One casualty of the move from Illinois to Washington in the Spring of 1998 was the printer. At the time we had a HP Color Ink Jet, maybe a 620c. Upon arrival in Vancouver it refused to work. Replacing the ink cartridge didn’t help, cleaning the heads didn’t work either. So we tossed it and bought a new HP.
With two computers it was always a pain to print anything. Windows 95 and later Windows 98 didn’t really master printer sharing, so I bought a switch that would allow both computers to be plugged into the printer at the same time. The switch was electronic and could choose between computers based on the signal coming from them. Of course HP made this as difficult as possible. Their print driver had some diagnostic bits that wanted to maintain constant contact with the printer. Having the switch in the loop prevented this from occurring and the software complained. Thankfully on the Internet I was able to find a workaround that disabled the continuous connection feature. We used this printer quite happily for several years.
Eventually however it too gave up the ghost and we went in search of a new printer. Yet another HP was purchased, this time an “All-in-One” model that did faxing, copying, and scanning, in addition to light housework and Windows. This time the driver was very intrusive, but at least we could print. The first all-in-one wonder proved to be be reliable but once we switched to the Macintoshes it was dated. It had no USB port and therefore couldn’t be plugged directly into either of our beautiful new computers. So off to Staples we went.
The USB printer was another All-in-One machine from HP; a 6110 in fact. Since HP insisted on installing a virtual suite of applications on the host computer, to aid with scanning, faxing, et cetera, it was plugged into Michele’s iMac. We set her computer to share and I could print from my Powerbook. However scanning to my machine was out - the HP driver refused to install on my machine since the printer wasn’t hooked directly to the computer.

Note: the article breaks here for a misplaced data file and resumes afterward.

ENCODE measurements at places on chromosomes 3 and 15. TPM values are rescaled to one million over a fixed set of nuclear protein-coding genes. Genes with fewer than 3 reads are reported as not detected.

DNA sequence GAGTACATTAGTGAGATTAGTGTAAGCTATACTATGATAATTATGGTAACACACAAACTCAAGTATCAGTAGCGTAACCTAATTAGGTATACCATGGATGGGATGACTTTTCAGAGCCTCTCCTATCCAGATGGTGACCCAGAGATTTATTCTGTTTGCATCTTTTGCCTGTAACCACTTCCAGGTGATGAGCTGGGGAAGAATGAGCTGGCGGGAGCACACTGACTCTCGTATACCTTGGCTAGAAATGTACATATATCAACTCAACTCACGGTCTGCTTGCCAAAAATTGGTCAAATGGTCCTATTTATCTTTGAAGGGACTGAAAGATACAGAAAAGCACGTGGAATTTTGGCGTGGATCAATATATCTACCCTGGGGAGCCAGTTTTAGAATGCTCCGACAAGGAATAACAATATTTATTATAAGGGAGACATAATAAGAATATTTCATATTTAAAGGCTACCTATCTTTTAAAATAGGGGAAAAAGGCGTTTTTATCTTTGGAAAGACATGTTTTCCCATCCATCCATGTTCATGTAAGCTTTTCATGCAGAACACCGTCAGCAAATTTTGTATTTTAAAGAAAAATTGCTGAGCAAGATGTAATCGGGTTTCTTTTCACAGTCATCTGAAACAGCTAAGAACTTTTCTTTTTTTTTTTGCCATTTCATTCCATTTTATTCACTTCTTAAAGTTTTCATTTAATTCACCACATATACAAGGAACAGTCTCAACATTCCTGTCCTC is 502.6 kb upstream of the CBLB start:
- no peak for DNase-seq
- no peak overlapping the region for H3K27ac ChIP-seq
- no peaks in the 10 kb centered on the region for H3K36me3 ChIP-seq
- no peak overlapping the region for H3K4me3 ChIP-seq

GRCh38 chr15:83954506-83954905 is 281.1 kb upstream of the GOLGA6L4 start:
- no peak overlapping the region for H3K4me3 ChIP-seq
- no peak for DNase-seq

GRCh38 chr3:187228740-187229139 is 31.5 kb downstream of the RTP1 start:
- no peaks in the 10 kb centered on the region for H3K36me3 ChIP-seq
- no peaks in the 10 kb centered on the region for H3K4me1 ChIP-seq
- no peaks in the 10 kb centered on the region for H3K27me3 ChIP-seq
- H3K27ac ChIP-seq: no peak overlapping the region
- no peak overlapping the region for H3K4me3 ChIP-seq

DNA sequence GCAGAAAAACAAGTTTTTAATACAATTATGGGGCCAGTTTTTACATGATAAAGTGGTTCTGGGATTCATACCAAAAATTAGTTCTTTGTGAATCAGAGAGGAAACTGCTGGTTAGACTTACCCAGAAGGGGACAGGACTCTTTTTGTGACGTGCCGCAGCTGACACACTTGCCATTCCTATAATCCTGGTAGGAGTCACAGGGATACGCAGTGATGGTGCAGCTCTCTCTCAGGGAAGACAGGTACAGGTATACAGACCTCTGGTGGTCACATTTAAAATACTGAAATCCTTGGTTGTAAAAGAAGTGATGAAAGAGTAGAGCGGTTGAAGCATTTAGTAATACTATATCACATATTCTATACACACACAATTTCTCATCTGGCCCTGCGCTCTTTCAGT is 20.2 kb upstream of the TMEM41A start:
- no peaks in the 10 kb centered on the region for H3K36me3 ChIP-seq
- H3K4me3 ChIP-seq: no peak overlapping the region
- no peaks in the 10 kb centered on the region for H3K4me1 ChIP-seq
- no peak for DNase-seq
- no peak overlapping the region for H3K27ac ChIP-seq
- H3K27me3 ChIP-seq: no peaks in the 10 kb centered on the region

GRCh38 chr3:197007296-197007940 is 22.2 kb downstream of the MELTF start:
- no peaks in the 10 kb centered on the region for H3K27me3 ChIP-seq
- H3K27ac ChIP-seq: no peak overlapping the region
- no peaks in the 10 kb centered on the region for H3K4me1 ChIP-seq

This All-in-One model proved to be very problematic. Right from the start Microsoft Word almost never printed on the first try. Eventually the driver was upgraded to where it worked most of the time. But we both grew weary of continually having to use the software to stop and start the printer. Having a seldom used fax and a rarely used scanner was nice, but not really worth the trouble.
Recently I have had nothing but grief from this pile of parts. Tonight I needed to print one of my tax returns to be mailed and the printer absolutely refused to work. Big mistake on its part. After hitting it with my fist several times I unplugged it from the wall and USB cord and dropped it from about five feet up. Very satisfying crunch. Hmm. This could be a good outlet. Off to the dumpster, printer and hammer in hand I went. Ten or twelve furious blows with the hammer reduced the HP to the pile of junk to which it had always aspired. Hearing the glass of the scanner/copier table shatter was most satisfying. A tremendous amount of energy that I had been bottling up was expressed at that printer. Even flinging it in to the dumpster as hard as I could felt good.
There’s nothing like beating up on an inanimate object to make you feel better.
After cooling off for a few minutes I set out to get a new printer. Just a printer, none of this driver intensive scanner/fax/copier crap. Just. A. Printer. Preferably one that was network aware. The HP model was color and $400. Too much. The Lexmark, while only black and white, was a mere $210. Much more in line with my thinking. Five minutes after un-crating it at home it was plugged into the router and had printed a test page declaring its DHCP assigned IP address. Exactly what I needed to see.
The tax return is printed in crisp laser toner ready to be mailed. And all three computers have a new network printer as their default. What can I smash and replace with next month’s spending money?